If you haven’t reviewed your super, it’s possible you could be paying more in fees and insurance premiums that you need to be. You may have multiple accounts, accruing more fees and charges. Plus, the investment option you have been defaulted into may not suit your needs or life stage.

A few quick changes to your super could set you up much better when it comes to retirement.

Here are three simple steps that will help you get on top of super.  

1. How much do you have?

Start by looking at how much you have in your super fund. This might be as simple as checking the last statement from your super fund or if you’re able to access your super account online, setting yourself up with a user name and password

If you have a few different accounts, you might like to consolidate them to save you paying extra fees and insurance premiums. This will likely save you money in the long run, as investment fees are usually calculated as a percentage of your balance.

Remember, before you make a decision to consolidate your super, you should compare the costs, fees, risks and benefits of your other super funds and consider whether you can replace any insurance cover you may lose, potential costs for withdrawing from other super funds, as well as any investment or tax implications.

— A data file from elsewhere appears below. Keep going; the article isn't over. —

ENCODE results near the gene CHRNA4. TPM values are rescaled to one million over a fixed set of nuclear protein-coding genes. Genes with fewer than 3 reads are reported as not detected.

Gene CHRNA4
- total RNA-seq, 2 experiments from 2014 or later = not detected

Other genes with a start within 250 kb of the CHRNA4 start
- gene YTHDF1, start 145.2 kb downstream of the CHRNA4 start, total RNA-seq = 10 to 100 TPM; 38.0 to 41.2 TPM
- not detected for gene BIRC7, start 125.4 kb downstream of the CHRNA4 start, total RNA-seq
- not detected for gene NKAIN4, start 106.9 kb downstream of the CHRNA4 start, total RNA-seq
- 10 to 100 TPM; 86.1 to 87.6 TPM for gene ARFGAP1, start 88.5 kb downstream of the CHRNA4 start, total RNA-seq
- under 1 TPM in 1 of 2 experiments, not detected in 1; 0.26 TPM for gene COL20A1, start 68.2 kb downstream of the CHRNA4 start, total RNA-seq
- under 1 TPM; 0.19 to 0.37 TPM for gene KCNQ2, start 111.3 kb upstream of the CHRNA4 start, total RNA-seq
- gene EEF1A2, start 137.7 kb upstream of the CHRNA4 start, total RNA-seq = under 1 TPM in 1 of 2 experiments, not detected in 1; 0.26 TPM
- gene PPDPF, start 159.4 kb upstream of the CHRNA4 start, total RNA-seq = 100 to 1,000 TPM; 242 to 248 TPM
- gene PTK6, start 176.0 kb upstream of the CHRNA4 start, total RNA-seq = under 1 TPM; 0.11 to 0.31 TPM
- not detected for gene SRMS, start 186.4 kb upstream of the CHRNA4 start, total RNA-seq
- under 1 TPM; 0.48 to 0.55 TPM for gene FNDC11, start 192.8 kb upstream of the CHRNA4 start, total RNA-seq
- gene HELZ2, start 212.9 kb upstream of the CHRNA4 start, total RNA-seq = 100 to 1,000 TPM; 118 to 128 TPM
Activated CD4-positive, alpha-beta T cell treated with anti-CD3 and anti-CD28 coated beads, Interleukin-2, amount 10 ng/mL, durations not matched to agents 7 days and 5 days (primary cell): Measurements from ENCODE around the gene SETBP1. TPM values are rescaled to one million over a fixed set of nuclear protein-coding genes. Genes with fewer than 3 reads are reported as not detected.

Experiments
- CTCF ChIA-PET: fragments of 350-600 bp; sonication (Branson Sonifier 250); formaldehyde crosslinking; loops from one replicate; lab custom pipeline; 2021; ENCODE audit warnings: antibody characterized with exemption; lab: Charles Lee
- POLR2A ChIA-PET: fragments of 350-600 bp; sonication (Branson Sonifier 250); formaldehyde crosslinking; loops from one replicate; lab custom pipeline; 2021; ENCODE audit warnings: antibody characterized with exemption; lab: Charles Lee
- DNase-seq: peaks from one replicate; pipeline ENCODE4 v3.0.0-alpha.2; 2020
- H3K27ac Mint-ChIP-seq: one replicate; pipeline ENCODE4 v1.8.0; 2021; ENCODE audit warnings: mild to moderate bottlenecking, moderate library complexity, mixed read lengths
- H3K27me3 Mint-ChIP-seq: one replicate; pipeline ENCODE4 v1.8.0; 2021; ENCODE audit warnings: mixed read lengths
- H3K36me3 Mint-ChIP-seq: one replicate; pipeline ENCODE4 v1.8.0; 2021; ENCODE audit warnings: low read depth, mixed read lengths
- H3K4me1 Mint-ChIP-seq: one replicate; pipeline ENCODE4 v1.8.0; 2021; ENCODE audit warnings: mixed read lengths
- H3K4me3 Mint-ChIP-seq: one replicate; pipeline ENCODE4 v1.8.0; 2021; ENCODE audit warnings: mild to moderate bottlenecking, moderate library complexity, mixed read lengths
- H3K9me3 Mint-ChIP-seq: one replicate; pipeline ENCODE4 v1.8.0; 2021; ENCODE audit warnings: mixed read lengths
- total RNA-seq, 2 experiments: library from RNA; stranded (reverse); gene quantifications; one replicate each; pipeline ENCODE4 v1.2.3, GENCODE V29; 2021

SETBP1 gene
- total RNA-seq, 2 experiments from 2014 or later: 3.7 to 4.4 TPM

2. How much do you need?

No matter how far away you are from retirement, it’s worth looking at how much you might need for retirement, so you can boost your super if possible.

The Association of Superannuation Funds of Australia (ASFA) provides a guide for how much the average person and the average couple may need per year of retirement. It is updated four times a year to ensure it stays in line with current costs.

You can also use ASIC MoneySmart’s retirement planner to get an idea of how much super you should or try our retirement calculator to learn how to grow your retirement income.

3. What should you do next?

The next step should be determined by where you are up to in life, so we have guidance on how to manage your super in your 20's, in your 30's and 40's and in your 50's and 60's.

Once you’ve checked those off, you might like to look into boosting your super. Topping up your super could provide a huge benefit in the long run and may have positive tax implications. Make sure you check how much you’re able to top up each year, check the government’s contribution caps.

Things you should know

This article is intended to provide general information of an educational nature only. It does not have regard to the financial situation or needs of any reader and must not be relied upon as financial product advice.